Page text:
Biography

Albert Einstein

General Theory of Relativity

Source: Nobel Prize in Physics photograph

One of Einstein's first thought experiments on the subject involved a falling man. He realized that a person falling in freefall would not feel their own weight. If the person was in an enclosed chamber while falling, they would have the same experience as someone floating weightless in outer space (at least until they hit the ground). What this meant to Einstein was that gravitation did not exist to the observer.

Einstein used his "falling man" thought experiment to develop the equivalence principle. This principle said that the affects of gravity and the affects of acceleration were both produced by the same structure. He published his ideas at the end of a 1907 article published by the

In addition to coming up with the equivalence principle, Einstein used this idea to make some important real world predictions. First, he demonstrated that clocks would actually run slower the more intense the gravitational field. In other words, clocks on Jupiter would run more slowly than clocks on Earth. This is now known as gravitational time dilation. Einstein also predicted that gravity would cause light to curve, a prediction that could be proven through experiment.

where he compares a ball falling to the floor in an accelerating rocket

(left) and one on Earth (right).

The effect is identical in both situations.

Source: Markus Poessel (Mapos), CC BY-SA 3.0,

https://commons.wikimedia.org/w/index.php?curid=4381205

Over the next several years Einstein would pursue a solution to general relativity using two different strategies: a mathematical strategy and a physical strategy. His early attempts in 1912 at the mathematical solution can be seen in a notebook called the

Einstein was only somewhat satisfied with the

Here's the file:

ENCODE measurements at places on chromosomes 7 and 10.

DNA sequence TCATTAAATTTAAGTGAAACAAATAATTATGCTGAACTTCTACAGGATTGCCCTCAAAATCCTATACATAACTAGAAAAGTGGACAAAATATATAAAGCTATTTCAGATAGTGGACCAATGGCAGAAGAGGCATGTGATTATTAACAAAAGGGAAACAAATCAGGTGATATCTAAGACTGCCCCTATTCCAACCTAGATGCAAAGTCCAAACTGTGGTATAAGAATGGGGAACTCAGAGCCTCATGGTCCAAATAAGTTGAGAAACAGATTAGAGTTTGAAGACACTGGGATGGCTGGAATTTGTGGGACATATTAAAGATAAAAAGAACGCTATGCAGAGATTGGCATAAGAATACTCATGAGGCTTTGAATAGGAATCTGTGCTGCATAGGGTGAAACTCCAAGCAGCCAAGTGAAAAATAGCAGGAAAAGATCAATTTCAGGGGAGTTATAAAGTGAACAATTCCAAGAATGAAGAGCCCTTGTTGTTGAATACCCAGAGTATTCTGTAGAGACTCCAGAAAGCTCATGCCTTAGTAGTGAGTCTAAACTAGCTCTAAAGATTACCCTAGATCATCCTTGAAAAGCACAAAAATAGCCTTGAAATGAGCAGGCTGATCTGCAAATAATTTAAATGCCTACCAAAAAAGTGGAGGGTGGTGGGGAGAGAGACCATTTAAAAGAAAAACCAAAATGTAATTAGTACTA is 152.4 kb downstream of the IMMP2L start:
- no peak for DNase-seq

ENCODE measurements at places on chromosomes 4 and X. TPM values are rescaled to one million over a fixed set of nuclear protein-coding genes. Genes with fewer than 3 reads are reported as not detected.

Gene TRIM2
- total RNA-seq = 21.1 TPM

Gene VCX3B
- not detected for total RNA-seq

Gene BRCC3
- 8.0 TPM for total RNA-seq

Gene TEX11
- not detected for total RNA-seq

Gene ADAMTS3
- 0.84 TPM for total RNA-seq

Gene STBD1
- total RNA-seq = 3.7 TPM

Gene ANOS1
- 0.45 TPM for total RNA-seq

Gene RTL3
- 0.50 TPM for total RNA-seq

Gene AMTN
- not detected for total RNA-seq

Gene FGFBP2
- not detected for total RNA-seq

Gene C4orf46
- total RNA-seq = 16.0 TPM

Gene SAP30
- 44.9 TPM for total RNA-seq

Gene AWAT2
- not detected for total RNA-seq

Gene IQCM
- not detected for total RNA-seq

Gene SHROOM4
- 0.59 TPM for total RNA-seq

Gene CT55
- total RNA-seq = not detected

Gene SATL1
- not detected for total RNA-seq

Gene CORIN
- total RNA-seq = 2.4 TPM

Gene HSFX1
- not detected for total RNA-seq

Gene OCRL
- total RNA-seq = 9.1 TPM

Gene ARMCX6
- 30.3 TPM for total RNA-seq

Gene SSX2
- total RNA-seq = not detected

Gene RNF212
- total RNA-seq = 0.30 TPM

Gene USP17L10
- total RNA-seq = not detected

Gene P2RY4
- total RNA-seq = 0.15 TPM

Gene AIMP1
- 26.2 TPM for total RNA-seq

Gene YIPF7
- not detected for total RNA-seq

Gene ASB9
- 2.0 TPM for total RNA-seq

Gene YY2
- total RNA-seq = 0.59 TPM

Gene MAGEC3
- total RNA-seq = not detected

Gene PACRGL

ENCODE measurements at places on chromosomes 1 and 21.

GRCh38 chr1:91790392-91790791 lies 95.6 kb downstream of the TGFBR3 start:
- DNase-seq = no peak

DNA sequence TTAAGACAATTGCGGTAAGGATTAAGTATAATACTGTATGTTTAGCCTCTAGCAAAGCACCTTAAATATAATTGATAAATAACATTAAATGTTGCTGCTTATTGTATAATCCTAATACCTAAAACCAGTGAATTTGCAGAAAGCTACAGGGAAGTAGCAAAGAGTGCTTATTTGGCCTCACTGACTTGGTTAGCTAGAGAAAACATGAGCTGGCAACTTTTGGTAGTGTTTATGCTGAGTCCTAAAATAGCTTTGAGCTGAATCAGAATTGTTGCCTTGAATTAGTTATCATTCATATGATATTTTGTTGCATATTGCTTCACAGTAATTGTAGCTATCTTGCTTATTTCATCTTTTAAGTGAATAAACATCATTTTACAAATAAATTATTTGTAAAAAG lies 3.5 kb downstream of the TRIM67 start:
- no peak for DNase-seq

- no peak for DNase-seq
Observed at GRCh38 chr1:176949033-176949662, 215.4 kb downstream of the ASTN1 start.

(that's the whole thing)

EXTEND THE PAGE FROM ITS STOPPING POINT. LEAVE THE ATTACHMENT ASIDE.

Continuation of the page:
Einstein's new equations were not as simple as his earlier E=mc

Einstein's theory was not widely accepted or used by the scientific world at first. In 1919, his theory was confirmed when it correctly predicted the deflection of starlight by the sun during a solar eclipse. The confirmation of his theory brought Einstein worldwide fame. One British newspaper proclaimed "Revolution in Science - New Theory of the Universe - Newtonian Ideas Overthrown." Although this experiment brought significant attention and acceptance to the theory, the theory wasn't widely used by physicists until the 1960s and 1970s.

Author: F. W. Dyson, A. S. Eddington, and C. Davidson

When discussing his success at finding a solution to general relativity Einstein said "My boldest dreams have now come true."

Einstein worked with mathematician David Hilbert on the theory of general relativity including attending Hilbert's lectures and sharing ideas in letters.

- Overview
- Growing up Einstein
- Education, the Patent Office, and Marriage
- The Miracle Year
- Theory of General Relativity
- Academic Career and Nobel Prize
- Leaving Germany and World War II
- More Discoveries
- Later Life and Death
- Albert Einstein Quotes and Bibliography

Works Cited